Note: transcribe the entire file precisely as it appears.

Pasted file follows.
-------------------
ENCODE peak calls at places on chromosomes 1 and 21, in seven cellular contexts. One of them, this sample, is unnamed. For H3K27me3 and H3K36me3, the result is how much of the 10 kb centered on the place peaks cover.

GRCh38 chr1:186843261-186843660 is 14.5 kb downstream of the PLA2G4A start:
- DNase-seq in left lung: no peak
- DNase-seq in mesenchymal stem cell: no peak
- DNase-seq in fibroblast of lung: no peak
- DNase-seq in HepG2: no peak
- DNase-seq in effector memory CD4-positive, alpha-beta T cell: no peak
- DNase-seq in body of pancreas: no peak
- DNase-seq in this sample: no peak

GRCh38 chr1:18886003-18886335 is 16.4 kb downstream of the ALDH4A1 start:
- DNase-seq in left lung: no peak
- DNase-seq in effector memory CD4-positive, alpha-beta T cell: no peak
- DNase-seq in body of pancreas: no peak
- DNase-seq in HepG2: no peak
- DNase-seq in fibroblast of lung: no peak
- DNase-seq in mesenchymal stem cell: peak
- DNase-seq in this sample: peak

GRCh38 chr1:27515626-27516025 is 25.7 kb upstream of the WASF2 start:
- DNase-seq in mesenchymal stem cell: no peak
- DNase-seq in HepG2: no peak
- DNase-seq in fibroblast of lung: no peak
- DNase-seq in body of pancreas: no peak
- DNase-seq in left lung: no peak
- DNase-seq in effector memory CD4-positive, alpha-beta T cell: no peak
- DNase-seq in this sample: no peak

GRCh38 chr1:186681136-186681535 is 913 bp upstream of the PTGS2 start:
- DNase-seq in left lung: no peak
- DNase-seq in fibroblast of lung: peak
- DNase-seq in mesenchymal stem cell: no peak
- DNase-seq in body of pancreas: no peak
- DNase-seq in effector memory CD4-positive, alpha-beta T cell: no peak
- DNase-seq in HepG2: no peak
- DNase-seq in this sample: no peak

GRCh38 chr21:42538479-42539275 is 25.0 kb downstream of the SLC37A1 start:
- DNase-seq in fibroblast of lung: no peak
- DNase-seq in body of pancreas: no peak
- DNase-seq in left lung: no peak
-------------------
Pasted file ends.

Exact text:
ENCODE peak calls at places on chromosomes 1 and 21, in seven cellular contexts. One of them, this sample, is unnamed. For H3K27me3 and H3K36me3, the result is how much of the 10 kb centered on the place peaks cover.

GRCh38 chr1:186843261-186843660 is 14.5 kb downstream of the PLA2G4A start:
- DNase-seq in left lung: no peak
- DNase-seq in mesenchymal stem cell: no peak
- DNase-seq in fibroblast of lung: no peak
- DNase-seq in HepG2: no peak
- DNase-seq in effector memory CD4-positive, alpha-beta T cell: no peak
- DNase-seq in body of pancreas: no peak
- DNase-seq in this sample: no peak

GRCh38 chr1:18886003-18886335 is 16.4 kb downstream of the ALDH4A1 start:
- DNase-seq in left lung: no peak
- DNase-seq in effector memory CD4-positive, alpha-beta T cell: no peak
- DNase-seq in body of pancreas: no peak
- DNase-seq in HepG2: no peak
- DNase-seq in fibroblast of lung: no peak
- DNase-seq in mesenchymal stem cell: peak
- DNase-seq in this sample: peak

GRCh38 chr1:27515626-27516025 is 25.7 kb upstream of the WASF2 start:
- DNase-seq in mesenchymal stem cell: no peak
- DNase-seq in HepG2: no peak
- DNase-seq in fibroblast of lung: no peak
- DNase-seq in body of pancreas: no peak
- DNase-seq in left lung: no peak
- DNase-seq in effector memory CD4-positive, alpha-beta T cell: no peak
- DNase-seq in this sample: no peak

GRCh38 chr1:186681136-186681535 is 913 bp upstream of the PTGS2 start:
- DNase-seq in left lung: no peak
- DNase-seq in fibroblast of lung: peak
- DNase-seq in mesenchymal stem cell: no peak
- DNase-seq in body of pancreas: no peak
- DNase-seq in effector memory CD4-positive, alpha-beta T cell: no peak
- DNase-seq in HepG2: no peak
- DNase-seq in this sample: no peak

GRCh38 chr21:42538479-42539275 is 25.0 kb downstream of the SLC37A1 start:
- DNase-seq in fibroblast of lung: no peak
- DNase-seq in body of pancreas: no peak
- DNase-seq in left lung: no peak